Recent Posts
A good theologian once drew me a diagram of the progress of Christian doctrine and [more]
We began this series by making the claim that Pentecostalism has quietly (or not so [more]
Pentecostal worship places great emphasis on intensity. By intensity, they mean a strongly felt experience [more]
A polarized debate goes on between different stripes of Christians over the place of experience [more]
I am very pleased to announce that I have accepted a position with G3 Ministries  [more]

Prophecy: To Be Continued . . .

2016.01.20 - 800px-Lieding_-_Kirche_-_Heiligen-Geist-Taube

Mark 13:11 promises that followers of Jesus will be given words by the Spirit to speak when they stand before civil and religious authorities in the context of persecution. Below is but a brief theological explanation as to why this promise is not for us today but for those in the Tribulation, a time of judgment that ends this age. A practical note is given at the end.

Jesus promised the apostles that “the Spirit of truth” would “guide you into all the truth” (John 16:13). In Revelation, the last book of the Bible (chronologically and canonically), John warned that God would judge the one who “takes away from the words of the book of this prophecy” (Rev 22:19), and he also warned that God would judge the one who “adds to them,” that is, “the words of the prophecy of this book” (Rev 22:18). God thus effectively commanded through John that no additional prophecies were to be given, now that the canon was complete with the book of Revelation. In terms of John 16:13, “all the truth” had been given. It follows that, as the book of Revelation circulated to all the churches with its command to add no more words to its prophecy, so also did any valid claim to the reception and communication of special revelation (a.k.a., prophecy).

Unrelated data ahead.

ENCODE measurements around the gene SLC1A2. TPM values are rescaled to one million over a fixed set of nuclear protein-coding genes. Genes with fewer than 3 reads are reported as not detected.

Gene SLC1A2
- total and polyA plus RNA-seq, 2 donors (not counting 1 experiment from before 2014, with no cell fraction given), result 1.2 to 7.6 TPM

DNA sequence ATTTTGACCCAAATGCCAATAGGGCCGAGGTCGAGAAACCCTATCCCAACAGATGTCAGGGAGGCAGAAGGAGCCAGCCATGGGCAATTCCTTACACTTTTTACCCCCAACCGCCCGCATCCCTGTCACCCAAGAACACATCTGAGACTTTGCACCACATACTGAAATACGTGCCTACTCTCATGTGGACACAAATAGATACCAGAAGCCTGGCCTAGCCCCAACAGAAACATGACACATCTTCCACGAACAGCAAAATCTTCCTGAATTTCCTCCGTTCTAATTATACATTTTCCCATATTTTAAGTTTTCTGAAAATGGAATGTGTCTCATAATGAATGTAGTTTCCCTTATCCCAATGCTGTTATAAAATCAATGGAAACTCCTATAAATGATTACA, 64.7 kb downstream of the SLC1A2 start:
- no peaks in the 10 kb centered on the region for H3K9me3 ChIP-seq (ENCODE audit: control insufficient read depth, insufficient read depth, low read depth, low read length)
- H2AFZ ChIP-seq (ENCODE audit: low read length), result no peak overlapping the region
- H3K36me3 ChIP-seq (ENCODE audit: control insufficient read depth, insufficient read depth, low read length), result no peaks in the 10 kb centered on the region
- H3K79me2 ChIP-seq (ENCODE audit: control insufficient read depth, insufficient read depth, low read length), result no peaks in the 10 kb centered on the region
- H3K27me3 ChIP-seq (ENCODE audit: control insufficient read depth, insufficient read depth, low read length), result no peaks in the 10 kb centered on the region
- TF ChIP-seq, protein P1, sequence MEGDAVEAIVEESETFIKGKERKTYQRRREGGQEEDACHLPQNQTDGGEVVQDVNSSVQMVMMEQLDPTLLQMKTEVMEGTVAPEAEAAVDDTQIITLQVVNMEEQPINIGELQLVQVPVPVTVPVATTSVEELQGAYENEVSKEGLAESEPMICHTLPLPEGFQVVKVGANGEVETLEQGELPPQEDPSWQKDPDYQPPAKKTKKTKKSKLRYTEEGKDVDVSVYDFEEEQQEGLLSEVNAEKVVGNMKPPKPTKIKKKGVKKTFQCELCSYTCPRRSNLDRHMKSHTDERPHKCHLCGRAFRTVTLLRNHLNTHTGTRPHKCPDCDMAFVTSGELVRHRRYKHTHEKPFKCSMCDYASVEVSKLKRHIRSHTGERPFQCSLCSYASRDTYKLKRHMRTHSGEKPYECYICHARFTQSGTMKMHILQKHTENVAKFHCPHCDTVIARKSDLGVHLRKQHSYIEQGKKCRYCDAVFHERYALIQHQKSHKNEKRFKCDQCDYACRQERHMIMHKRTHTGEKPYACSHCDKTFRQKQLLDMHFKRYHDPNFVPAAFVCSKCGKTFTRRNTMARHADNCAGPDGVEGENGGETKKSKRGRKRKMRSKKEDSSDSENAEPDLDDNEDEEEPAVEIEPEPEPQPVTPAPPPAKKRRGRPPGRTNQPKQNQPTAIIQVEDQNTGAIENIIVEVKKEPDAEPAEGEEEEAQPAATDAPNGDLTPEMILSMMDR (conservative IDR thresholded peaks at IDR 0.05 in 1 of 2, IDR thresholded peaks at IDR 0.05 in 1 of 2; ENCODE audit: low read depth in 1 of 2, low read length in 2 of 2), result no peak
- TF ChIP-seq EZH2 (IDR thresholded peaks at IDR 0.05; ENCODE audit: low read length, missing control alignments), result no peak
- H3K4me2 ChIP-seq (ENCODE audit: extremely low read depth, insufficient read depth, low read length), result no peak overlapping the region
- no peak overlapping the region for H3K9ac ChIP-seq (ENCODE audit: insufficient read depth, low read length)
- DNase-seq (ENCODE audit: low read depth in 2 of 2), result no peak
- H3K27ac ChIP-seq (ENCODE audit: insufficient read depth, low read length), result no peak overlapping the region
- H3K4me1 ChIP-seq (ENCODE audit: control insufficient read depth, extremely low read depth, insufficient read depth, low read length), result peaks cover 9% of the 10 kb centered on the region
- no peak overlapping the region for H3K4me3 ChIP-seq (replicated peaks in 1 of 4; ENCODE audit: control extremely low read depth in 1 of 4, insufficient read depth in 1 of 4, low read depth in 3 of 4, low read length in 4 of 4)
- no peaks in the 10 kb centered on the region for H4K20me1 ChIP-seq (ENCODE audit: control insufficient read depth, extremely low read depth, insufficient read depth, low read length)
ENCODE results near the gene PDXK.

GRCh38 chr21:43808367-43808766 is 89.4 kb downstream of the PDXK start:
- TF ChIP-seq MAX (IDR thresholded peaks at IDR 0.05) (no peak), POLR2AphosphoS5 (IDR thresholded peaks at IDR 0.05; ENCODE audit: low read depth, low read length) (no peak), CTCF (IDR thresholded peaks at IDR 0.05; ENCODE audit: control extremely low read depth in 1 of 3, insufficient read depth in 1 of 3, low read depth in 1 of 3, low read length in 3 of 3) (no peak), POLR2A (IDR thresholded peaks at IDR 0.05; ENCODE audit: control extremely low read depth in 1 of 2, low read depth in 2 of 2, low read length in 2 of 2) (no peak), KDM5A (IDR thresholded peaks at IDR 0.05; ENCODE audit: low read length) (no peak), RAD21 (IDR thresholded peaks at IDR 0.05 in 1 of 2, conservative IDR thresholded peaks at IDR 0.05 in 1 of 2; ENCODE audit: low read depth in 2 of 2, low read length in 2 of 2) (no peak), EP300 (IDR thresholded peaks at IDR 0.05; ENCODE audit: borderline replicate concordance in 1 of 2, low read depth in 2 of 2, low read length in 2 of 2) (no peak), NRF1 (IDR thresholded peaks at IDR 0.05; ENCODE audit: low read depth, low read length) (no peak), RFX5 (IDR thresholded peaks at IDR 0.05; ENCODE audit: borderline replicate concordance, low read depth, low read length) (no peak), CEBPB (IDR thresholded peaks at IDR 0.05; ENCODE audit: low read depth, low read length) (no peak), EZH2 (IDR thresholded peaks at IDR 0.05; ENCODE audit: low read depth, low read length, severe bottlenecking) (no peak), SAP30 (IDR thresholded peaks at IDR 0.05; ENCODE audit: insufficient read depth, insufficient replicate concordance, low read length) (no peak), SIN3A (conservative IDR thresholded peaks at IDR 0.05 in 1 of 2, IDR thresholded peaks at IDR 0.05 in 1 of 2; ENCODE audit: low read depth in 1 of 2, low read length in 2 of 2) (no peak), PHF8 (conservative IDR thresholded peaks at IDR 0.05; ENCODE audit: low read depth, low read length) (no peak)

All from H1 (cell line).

Dismissed by the view above are two contemporary views of “non-normative” prophecy (i.e., prophecy binding for those who receive it but not the church at large). One is that prophecy exists today, but is something less in quality than prophecy by OT prophets or the apostles. This revelation could be received without error but then errantly delivered to others. The fault here is that the end result is not revelation if it is something errant but yet from God. Another view is that the gift of tongues carries on today, whether in congregational worship (assumedly alongside the gift of interpretation), evangelism, or private prayer. But if the Spirit is at work to control the language, so also is He involved in giving the words, which is tantamount to prophecy. But if prophecy has ceased, then all gifts pertaining to tongues have ceased as well.

Concerning the Tribulation, a seven-year period of judgment that precedes the millennial reign of Christ on earth, this period is marked by prophecy throughout, an expression of God’s mercy and grace since the church and pillar of truth will have just been raptured into the presence of the Lord Jesus Christ (cf. 1 Thess 4:13–5:11). Among other instances of prophecy that could be noted, it begins with the arrival of two prophets who prophesy (Rev 11:3). Followers of Jesus who are called before the authorities will be given words by the Spirit to speak at that time (Matt 10:20; Mark 13:11; Luke 12:12). The Spirit is poured out on sons and daughters who shall prophesy  as well (Joel 2:28)

If a word from God is verbal or written, the authority is the same because these words are from God. A disagreement over the above, then, is to disagree on the matter of authority. Either God speaks today through His written Word, or He speaks through His written word and words He gives to others. If His Word indicates that others do not receive revelation today (as explained above), then we should not believe any claims that God has spoken beyond His written Word.

About David Huffstutler

David pastors First Baptist Church in Rockford, IL, serves as a chaplain for his local police department, and teaches as adjunct faculty at Bob Jones University. David holds a Ph. D. in Applied Theology from Southeastern Baptist Theological Seminary. His concentration in Christian Leadership focuses his contributions to pastoral and practical theology.